Currently, Ethereum and Eth2 are separate. But this will change soon. “The Merge” refers to the integration of the Ethereum Mainnet (the main public Ethereum blockchain) and the Beacon Chain, which contains the technical functionality for Proof of Stake. Eventually, these two will merge, bringing Proof of Stake to Ethereum. In short, the merge marks the full transition of Ethereum to Proof of Stake. The merge “eliminates the need for energy-intensive mining, and instead secures the network using staked ether” and will be a truly exciting moment in the history of crypto. Currently, the merge is projected to take place in Quarter 2 of 2022, although that timeline is subject to change.
Following the merge, there are still upgrades planned to improve Ethereum. The most important is the introduction of shard chains. Sharding refers to splitting a database to increase its capacity. Sharding is used across computer science, but for Ethereum, “sharding will reduce network congestion and increase transactions per second by creating new chains, known as ‘shards.’” This will majorly increase transaction and data capacity across the network.
Sharding also makes Proof of Stake far simpler to execute by reducing hardware requirements for validators. Rather than maintaining the disk space and processing power to run transactions for the entire network (as they do today), validators would only need enough for their shard. Eventually, users will be able to run Ethereum from a consumer laptop or smartphone. This will dramatically improve the decentralization of the network by allowing more participation and security by making each node a smaller target to attack.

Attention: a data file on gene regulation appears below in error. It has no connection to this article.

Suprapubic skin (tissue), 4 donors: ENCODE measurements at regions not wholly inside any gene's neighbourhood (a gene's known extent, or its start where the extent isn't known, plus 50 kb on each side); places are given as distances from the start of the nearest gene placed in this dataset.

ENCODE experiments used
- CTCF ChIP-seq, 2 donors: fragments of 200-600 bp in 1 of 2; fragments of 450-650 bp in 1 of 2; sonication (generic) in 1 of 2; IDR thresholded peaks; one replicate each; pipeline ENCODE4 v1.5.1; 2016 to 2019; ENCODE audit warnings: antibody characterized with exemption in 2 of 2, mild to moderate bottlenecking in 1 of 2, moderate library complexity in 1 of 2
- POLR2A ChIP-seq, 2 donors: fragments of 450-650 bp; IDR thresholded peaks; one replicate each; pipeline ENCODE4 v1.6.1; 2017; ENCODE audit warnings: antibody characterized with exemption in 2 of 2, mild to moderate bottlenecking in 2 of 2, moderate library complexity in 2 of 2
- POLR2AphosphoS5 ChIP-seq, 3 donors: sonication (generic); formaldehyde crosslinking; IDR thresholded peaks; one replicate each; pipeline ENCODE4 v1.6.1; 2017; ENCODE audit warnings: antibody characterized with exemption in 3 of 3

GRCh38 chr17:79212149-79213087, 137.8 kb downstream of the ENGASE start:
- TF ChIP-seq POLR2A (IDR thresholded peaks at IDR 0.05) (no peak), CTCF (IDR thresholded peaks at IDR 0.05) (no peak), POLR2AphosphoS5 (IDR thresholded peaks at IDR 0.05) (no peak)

Much is still undecided about the exact implementation and functionality of shards. They are expected to launch sometime in 2023, though it will likely be even longer before shards are capable of executing their own smart contracts. At first, they will simply provide the network with additional data processing power, with the goal of processing 100,000 transactions per second.
In recent weeks, Ethereum has begun re-branding Eth2 to “consensus layer.” As part of this change, the existing Ethereum is known as the “execution layer.” This change was made to emphasize that Eth2 is not replacing Ethereum, but simply adding a Proof of Stake consensus mechanism to Ethereum. The existing mainnet will merge with the new Beacon Chain, which is why it will remain the “execution layer.” So, if you see Eth2 and consensus layer being used interchangeably, don’t get confused! They’re the same thing!